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Posts Tagged ‘American Express’

I was reading the Executive Coach section of CPO Agenda when I came across a very interesting question for coach Dr Richard Russill, who is a business coach and author, specializing in supply, cost and relationship management.   The question is: “People are debating whether “procurement” is the right name for … procurement.  What do you think?”

Dr Russill replies are: “Despite its dodgy connotations the ‘P’ word is too well embedded in the business vocabulary for it to change. Where Google, even recently, suggested ‘Community Post Office’ or ‘Chief Petty Officer’ for CPO, it now comes up with what this journal stands for. Besides, it is perceptions within companies that matter. It is great if your CEO understands procurement as a key business driver. But re-badging procurement is a waste of time if company colleagues still see it as a function in which they are not involved.

Yesterday I was folding village newsletters into envelopes. Recalling Adam Smith’s pins, I found that it was faster to do all the folding, then the insertions, then the stamping, as separate activities. It was also totally mindless. That’s the problem with functions in business. Despite being functionally excellent they can seem mindless if the job is to follow instructions set by others, as distinct from influencing the process which creates instructions. Procurement is not a function but a cross-business team activity with purchasing and supply operating as a sub plot. The CPO’s dual role is to inspire intelligent commercially-aware decision-making as well as minding the supply task. Making this a reality requires story-telling and tangible supply successes…not a new label on the bottle.”

Well I can’t agree more.  Over the years I have personally lived through many names of our profession such as strategic procurement, operations procurement, procurement and supply chain, purchasing services, enterprise supply chain services, global procurement, and global real estate and purchasing services.  Every two or three years all companies are itching to do some rebranding, but the only thing that matters is how top management engages procurement and the rest of the business teams together.  When I used to be the head of procurement for Greater China in American Express,  I found myself in front of my senior business leaders and stakeholders every 8 months or so, reinforcing everyone that regardless of how our names changed, I would still be there to take care of the same duties.  Yes that is exactly how frequent our restructuring took place.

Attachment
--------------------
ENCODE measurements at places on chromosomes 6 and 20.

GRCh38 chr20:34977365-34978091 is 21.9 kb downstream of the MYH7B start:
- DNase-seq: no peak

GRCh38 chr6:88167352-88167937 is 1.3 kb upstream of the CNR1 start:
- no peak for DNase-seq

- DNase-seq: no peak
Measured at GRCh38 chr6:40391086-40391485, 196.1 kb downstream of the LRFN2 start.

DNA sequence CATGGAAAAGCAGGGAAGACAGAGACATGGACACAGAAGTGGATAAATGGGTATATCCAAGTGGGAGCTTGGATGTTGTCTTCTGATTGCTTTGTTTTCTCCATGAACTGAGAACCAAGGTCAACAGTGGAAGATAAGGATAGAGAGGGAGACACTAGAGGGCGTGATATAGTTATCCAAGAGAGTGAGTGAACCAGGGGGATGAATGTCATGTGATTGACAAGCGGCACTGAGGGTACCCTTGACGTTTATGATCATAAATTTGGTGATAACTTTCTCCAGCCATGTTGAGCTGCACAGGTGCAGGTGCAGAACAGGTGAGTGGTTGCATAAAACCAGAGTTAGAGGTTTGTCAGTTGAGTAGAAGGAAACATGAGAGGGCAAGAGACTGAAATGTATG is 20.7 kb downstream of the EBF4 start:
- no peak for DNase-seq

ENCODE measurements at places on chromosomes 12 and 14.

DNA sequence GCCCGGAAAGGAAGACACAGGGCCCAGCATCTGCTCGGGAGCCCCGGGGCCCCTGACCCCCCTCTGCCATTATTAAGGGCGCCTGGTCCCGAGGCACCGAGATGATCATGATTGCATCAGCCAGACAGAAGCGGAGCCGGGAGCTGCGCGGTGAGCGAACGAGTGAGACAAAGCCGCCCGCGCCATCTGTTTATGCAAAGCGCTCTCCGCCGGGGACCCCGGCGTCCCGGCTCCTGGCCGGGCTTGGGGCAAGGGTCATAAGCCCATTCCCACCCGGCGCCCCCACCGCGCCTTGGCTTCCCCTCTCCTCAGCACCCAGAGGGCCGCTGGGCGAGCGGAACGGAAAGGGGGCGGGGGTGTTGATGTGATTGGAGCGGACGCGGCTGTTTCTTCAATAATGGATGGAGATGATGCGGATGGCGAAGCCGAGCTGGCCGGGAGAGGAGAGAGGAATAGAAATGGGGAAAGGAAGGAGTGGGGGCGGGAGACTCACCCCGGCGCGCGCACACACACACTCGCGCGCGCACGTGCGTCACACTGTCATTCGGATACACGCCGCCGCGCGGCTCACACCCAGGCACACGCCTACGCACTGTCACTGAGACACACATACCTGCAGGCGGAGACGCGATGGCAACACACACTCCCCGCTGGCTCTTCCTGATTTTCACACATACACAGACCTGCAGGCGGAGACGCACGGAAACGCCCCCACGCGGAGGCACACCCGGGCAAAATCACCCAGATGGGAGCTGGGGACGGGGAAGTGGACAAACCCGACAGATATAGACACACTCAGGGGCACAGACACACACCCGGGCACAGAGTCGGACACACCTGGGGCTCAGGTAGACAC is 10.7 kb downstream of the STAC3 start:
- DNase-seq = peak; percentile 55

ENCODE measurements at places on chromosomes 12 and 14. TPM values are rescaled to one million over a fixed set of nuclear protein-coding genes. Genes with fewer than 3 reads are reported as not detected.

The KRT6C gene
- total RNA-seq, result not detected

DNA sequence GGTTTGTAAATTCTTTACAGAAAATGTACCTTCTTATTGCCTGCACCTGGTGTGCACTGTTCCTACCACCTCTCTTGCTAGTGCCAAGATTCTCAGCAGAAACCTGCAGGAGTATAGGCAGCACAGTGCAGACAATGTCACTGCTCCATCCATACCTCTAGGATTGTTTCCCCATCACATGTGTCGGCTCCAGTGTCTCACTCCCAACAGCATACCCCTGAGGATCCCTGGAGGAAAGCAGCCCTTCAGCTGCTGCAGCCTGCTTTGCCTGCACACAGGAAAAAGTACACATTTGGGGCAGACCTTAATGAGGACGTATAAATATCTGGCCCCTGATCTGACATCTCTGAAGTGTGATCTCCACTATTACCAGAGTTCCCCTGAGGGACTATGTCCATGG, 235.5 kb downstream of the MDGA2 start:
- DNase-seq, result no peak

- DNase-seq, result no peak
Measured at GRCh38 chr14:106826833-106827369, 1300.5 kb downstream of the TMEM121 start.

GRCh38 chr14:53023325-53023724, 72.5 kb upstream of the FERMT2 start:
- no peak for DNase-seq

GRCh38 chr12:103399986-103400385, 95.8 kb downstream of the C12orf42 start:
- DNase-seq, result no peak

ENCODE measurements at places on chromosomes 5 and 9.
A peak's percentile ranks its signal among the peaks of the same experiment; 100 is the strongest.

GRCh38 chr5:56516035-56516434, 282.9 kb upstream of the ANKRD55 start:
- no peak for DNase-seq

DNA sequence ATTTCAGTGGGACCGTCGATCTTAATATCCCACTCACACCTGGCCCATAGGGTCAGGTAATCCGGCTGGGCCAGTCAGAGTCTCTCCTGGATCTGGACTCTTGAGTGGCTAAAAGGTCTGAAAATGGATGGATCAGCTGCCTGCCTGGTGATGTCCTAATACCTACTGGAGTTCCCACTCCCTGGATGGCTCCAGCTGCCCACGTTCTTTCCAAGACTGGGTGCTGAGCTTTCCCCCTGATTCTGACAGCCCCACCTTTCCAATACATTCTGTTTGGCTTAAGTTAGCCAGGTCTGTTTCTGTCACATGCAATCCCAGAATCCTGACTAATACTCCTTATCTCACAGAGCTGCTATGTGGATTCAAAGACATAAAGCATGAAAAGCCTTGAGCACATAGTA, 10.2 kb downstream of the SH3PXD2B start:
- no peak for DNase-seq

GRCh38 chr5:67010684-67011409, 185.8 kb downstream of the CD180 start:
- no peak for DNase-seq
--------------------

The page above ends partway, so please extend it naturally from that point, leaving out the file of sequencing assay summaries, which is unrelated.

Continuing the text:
And this restructuring also means that our titles, levels, geographic and commodity responsibilities keep getting reshuffled.  New organization charts were drawn, and everyone needed to re-apply for the new posts, or even the same posts that they were assuming.  The job applications needed to go through the routine interviewing and grading process.  Some posts were added, and some were eliminated.  Such process lasted at least 3 or 4 months after it was publicized, and I had experienced it more than once druing my tenure.

At the end of the day, my core responsibilities were exactly the same.  The number of my superiors had expanded, and my local stakeholders simply could not care less.  The management consultancy engaged made a buckload of money.

And the world turns.

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